HR expert Les Potton considers mediation as an effective way of dealing with conflict
CONCILIATION service ACAS announced changes to its code of practice this year. It recommended early informal resolution of conflict.
So, are we seeing a reduction in the amount of formal grievances? The economic climate might be making workers feel less happy, with reduced job security and the threat of redundancies, but it may also make them reluctant to rock the boat and air grievances.
What seems to be the case though, is that an early informal discussion is likely to prove more successful in resolving conflict, rather than relying on formal processes and written complaints. It is very easy for an organisation to get completely hamstrung when a grievance culture develops, with every grumble committed to paper and subject to formal procedures. Additionally if not handled sensitively those grumbles can develop into costly tribunal claims, where discrimination compensation is uncapped.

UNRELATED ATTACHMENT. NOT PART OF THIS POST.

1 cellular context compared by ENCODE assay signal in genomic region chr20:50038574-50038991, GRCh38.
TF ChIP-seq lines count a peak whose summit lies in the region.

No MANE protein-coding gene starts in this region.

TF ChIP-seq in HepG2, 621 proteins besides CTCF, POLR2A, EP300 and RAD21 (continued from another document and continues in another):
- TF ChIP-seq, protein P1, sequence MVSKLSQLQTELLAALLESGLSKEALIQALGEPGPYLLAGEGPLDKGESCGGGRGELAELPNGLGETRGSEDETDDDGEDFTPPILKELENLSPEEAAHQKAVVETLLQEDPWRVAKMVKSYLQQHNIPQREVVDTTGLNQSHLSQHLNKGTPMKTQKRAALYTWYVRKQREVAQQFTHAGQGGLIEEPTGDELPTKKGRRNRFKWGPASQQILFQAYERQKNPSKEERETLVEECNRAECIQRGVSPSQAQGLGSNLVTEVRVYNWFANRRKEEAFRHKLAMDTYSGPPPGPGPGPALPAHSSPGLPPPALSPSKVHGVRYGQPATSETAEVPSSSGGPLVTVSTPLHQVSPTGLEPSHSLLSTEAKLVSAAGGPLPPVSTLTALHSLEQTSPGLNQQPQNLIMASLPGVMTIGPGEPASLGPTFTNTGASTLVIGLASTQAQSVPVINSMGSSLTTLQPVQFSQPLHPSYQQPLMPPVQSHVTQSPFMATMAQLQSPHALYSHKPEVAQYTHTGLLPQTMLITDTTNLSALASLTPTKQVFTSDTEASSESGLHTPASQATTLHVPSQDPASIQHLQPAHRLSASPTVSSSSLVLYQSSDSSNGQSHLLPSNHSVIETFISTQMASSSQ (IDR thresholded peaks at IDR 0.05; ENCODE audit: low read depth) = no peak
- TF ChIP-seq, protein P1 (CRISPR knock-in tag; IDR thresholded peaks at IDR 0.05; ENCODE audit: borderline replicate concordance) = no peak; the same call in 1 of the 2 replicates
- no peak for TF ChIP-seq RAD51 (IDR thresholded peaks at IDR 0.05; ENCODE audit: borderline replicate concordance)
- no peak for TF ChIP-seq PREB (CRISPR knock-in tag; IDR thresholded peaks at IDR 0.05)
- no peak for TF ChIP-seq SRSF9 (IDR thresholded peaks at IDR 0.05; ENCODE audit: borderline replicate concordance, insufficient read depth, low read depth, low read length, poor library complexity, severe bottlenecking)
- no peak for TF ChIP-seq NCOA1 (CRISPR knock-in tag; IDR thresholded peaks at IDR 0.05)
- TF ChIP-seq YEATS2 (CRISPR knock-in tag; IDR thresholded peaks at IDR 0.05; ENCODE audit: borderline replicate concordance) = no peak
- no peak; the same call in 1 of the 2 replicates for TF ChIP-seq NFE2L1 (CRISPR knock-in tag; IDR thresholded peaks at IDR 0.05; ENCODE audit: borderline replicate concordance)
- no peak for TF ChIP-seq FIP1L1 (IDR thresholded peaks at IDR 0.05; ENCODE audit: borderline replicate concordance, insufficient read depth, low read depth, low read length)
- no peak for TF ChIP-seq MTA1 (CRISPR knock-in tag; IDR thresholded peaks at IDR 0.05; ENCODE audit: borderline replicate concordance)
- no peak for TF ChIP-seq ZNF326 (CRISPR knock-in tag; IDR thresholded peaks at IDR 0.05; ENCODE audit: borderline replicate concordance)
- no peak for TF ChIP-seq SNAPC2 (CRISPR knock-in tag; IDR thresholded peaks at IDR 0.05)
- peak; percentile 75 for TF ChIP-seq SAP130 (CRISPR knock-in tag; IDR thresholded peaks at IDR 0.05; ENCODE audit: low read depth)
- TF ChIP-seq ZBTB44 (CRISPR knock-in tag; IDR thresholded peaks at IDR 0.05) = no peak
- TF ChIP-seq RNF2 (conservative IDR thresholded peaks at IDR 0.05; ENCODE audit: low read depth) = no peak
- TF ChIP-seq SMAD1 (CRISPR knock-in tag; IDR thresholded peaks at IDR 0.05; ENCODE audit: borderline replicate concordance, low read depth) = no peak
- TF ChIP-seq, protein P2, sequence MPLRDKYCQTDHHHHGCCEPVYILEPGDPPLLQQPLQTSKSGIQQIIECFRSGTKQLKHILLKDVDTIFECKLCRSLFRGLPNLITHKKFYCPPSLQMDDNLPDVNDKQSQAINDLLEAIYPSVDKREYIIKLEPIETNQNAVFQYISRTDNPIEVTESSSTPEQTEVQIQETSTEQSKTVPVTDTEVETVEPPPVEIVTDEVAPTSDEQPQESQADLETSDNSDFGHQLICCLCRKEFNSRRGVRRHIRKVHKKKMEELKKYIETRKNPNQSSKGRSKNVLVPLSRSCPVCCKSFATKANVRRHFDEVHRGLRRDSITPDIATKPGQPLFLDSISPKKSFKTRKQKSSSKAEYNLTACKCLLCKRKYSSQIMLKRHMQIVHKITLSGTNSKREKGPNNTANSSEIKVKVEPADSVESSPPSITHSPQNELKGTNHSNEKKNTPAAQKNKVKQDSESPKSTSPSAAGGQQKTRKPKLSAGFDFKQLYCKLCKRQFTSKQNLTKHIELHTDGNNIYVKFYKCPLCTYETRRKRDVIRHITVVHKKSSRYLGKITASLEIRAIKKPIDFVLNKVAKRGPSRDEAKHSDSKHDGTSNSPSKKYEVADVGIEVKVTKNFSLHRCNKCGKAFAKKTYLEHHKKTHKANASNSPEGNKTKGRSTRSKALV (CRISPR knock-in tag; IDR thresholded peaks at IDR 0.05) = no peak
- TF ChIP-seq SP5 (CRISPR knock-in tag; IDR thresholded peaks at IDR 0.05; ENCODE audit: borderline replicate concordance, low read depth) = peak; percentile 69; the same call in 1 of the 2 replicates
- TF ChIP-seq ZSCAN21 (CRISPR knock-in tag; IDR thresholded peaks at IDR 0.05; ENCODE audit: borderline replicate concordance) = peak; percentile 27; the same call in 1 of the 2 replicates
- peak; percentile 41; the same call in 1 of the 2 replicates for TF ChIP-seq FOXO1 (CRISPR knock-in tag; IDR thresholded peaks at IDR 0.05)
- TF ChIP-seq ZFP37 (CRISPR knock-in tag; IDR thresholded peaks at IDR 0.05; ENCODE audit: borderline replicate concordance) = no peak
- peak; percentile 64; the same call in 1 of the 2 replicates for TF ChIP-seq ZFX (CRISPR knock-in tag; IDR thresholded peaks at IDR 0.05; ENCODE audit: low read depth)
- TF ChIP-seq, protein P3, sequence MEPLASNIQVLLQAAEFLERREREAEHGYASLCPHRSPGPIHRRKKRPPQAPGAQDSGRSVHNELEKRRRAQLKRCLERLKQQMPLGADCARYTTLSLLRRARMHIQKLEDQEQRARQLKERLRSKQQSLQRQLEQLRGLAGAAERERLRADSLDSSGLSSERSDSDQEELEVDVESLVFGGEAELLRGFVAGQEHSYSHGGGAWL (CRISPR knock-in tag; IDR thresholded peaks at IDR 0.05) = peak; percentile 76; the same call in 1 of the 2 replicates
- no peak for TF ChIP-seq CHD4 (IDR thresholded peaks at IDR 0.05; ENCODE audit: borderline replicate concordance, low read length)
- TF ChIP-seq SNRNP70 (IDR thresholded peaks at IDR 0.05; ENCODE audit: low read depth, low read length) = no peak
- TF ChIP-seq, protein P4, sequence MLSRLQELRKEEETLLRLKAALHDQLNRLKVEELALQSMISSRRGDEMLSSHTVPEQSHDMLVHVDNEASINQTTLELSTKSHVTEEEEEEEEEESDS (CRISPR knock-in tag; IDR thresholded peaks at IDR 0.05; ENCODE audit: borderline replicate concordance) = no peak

Mediation seems to be one answer. People Management magazine has reported that East Lancashire NHS Primary Care Trust have introduced a mediation programme, that has reduced formal grievances by 60% in its first year.
Mediation can come in various guises, however a simple and effective approach is for an impartial facilitator, to talk individually and in private with those involved in the conflict. The facilitator can then establish the behaviour that is occurring, how it is being perceived and often what personal values are driving that behaviour.
Following these individual discussions, with the employees’ consent, a joint meeting can be convened with the facilitator, with a view to discussing the behaviour, perceptions and reasons for both, resulting in an agreed action plan. The process should give the employees involved a better understanding of why the conflict has arisen and therefore a better chance of resolving it.
Les Potton Chartered FCIPD ACII is a managing consultant at Target HR